A Spanglish blog dedicated to the works, ruminations, and mongrel pyrotechnics of Yago S. Cura, an Argentine-American poet, translator, publisher & futbol cretin. Yago publishes Hinchas de Poesia, an online literary journal, & is the sole proprietor of Hinchas Press.

Thursday, November 3, 2016


Today was my father's last day as a jeweler in Miami's Seybold Building. He turned in his keys for #651, retired his two bathroom keys, and moved all his tools and machinery from his taller to his home garage. By all accounts, it was an uneventful day full of facile protocols of handing things in and receiving receipts and slips in security envelopes. If my memory serves me right and helps me recreate the ante, my father had been at Seybold working for himself, or for someone else, for almost 30 years.

Moms tells me mi viejo is exhausted from all the machinery he's been moving for the last couple of days; some of the tools in his shop were as dense as dying stars, and some of the grime had begun colonies of mugre. I suspect my father feels this is the end of an era for him, a sort of coup de grace of his identity as breadwinner. The way I see it: my father put two kids through college as a manufacturer of jewelry. There were periods when he worked for himself, and there were periods when he worked for other manufacturers, but there were always periods when he worked.

As early as 2011, CNN was reporting that Gold had reached a record high fetching $1900 for an ounce or a little over 28 grams. What this means is that less people buy jewelry and more people hoard gold during times when it is really high. But, by December of 2013 the Telegraph was reporting on gold's crash (as a commodity) and subsequent roller-coaster behavior throughout the year. Andrew Critchlow writes, "Gold has suffered its sharpest fall in 30 years, down almost 28pc over the past 12 months to close 2013 at about $1,200 (£725) an ounce."

Click Here: 100 Years of the Price of Gold

If you've never seen the Seybold, imagine an 10-story sandstone building with a half dome portico at the entrance. At the top, the corners of the building have square cornices that makes them look like bezels, or settings where a seminal stone might lie and let out a shine to attract shoppers. The columns between the mezzanine and the second floor are a darker sort of sandstone and make the Corinthian columns between the mezzanine and second floor kind of jut out, like tacky teeth. I have been looking at this building for almost fifteen of those years, and I have to recreate the image of it; so, there is also something very nonchalant, almost flippant, about the Seybold.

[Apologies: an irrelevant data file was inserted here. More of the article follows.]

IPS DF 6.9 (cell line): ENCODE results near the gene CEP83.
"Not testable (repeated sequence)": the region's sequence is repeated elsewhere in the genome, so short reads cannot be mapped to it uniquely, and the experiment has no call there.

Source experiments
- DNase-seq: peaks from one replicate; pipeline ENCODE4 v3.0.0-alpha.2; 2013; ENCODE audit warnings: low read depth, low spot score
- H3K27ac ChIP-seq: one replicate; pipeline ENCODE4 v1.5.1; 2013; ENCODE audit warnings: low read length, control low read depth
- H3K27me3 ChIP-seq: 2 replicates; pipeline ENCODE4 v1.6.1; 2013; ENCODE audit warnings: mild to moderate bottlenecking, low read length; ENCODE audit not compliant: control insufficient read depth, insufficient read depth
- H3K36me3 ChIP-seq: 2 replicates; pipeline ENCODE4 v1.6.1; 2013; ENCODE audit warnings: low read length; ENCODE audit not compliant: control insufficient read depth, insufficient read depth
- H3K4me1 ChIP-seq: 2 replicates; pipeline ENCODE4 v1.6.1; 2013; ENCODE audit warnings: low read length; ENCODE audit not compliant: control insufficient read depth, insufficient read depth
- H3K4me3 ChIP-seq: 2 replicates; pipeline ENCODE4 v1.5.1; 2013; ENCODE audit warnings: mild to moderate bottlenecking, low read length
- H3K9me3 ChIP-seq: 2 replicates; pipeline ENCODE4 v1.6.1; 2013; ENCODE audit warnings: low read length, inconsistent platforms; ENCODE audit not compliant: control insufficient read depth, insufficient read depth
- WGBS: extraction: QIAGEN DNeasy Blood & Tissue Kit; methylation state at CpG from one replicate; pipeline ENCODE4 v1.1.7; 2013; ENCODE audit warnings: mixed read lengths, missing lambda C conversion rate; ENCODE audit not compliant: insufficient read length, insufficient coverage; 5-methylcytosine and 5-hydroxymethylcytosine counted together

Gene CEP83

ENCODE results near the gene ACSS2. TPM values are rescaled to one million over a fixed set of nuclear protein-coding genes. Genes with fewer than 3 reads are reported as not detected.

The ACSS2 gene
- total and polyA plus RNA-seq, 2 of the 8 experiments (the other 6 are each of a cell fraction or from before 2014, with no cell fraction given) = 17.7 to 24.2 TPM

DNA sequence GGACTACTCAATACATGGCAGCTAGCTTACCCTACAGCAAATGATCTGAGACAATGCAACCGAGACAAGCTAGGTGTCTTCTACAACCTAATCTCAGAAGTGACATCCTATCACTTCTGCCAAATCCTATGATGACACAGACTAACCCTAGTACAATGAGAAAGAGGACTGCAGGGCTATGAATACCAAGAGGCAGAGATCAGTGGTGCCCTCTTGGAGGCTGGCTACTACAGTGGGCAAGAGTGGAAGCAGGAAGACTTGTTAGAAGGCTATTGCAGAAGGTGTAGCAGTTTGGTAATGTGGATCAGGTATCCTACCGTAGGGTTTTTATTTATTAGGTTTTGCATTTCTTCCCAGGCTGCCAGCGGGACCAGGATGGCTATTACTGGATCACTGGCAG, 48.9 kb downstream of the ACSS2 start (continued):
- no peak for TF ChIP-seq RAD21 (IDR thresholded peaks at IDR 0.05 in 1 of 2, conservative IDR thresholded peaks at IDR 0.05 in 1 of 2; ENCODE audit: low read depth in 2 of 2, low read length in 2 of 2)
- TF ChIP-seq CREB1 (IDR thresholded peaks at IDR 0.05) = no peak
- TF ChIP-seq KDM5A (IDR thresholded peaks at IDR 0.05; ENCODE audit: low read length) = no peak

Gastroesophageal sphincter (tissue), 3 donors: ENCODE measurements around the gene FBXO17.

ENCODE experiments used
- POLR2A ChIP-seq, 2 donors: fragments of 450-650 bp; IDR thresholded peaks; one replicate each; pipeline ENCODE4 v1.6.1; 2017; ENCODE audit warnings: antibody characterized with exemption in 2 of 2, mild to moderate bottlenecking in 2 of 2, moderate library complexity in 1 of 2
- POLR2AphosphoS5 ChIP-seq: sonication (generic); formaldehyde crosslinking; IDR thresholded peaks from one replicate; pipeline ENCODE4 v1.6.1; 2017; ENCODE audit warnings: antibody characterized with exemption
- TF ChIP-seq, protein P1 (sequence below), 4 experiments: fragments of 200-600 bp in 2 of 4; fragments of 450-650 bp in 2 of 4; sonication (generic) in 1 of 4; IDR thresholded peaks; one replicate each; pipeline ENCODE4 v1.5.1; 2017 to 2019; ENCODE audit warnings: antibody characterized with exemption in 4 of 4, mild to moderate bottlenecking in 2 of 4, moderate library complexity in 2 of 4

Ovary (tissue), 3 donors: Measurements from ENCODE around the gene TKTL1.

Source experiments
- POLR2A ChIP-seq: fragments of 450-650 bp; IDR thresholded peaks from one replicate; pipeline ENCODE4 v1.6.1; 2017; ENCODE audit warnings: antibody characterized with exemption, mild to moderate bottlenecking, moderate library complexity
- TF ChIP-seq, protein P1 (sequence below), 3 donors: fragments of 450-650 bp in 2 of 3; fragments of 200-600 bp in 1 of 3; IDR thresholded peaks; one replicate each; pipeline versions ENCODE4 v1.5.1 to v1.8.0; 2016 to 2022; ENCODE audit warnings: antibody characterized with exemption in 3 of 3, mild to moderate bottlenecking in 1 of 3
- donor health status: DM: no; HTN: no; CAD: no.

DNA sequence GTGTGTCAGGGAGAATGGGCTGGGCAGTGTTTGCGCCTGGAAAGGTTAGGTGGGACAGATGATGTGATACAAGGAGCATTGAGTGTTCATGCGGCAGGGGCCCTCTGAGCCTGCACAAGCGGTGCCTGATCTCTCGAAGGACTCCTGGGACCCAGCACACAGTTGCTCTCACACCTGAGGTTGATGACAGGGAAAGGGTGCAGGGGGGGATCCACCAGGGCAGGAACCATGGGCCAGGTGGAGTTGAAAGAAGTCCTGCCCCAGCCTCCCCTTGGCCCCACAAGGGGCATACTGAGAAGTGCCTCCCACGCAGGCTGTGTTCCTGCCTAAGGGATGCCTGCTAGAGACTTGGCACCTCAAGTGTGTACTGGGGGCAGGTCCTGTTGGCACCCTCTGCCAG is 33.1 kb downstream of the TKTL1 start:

It was one of Miami's first skyscrapers, designed by the firm of Kiehnel and Elliott, an architecture firm from Pittsburgh responsible for many historical buildings in downtown Miami, Miami Beach, and Coral Gables.30 years seems like a lot, but given the iterations of what the Seybold Building is or was start in 1915, when John Seybold--a baker and confectioner--decides to build a dumpy "three-story building", I realize that the Seybold Building is merely 101 years old. By 1921, a rear annex two-story building was added, and by 1925, 8 additional floors were plopped on top of those tiers. The Seybold is on the register of historical sites (pg 9 of 40) in Miami, and it has several art deco flairs inside, like an exaggerated, sweeping staircase up to the mezzanine, and ornate, wooden banisters that look like they were plucked from the aquiline nose of a Gatsby.

According to my father, this move has been coming for a while. For a while, the new owners of Seybold have been quietly pushing out the jewelers, specifically the casters and other hazmat-Vulcans. I know you know this but it is standard operating procedure for jewelers to use cyanide as a cleaning agent and sparkler; furthermore, gold starts melting at a little below 2,000 degrees Fahrenheit, so you can imagine that it can get a little musty and toxic when the acetylene torch gets cooking. You don't even want to know what kind of noxious fumes circulate in the Seybold when it's close to Xmas. Mi viejo has no idea what they're going to do with the building, but he's astute enough to know that the new owners are going to try to maximize their equity by converting talleres into residential apartments, lofts, and luxury efficiencies and studios. Government Station in Downtown Miami, former repository of leagues of homeless, is set to welcome high-speed rail, the Brightline, a direct shot promising Orlando in three hours.

You do the math. And, yes, this kind of push is inevitable, pitiable, and yet people shrug their shoulders like I would be shrugging mine if this wasn't about my father. Your're right, you shouldn't give a shit, except my father raised my sister and I and put us through college with the jewelry he made and sold in Seybold, so yes, I feel like the final splinter of my tenure in Miami is being finally excreted from Miami's toe, a city I haven't lived in since 1999. But, progress can look different, and there are ways to honor the people who ensured you were hale and salient (I'm talking about the Seybold here) by being hale and salient entrepreneurs and ambassadors of hustle. My father is definitely an ambassador of hustle, and this isn't the last of his aesthetic stylings on the drill-bit mic because that guy can really speak with his hands.

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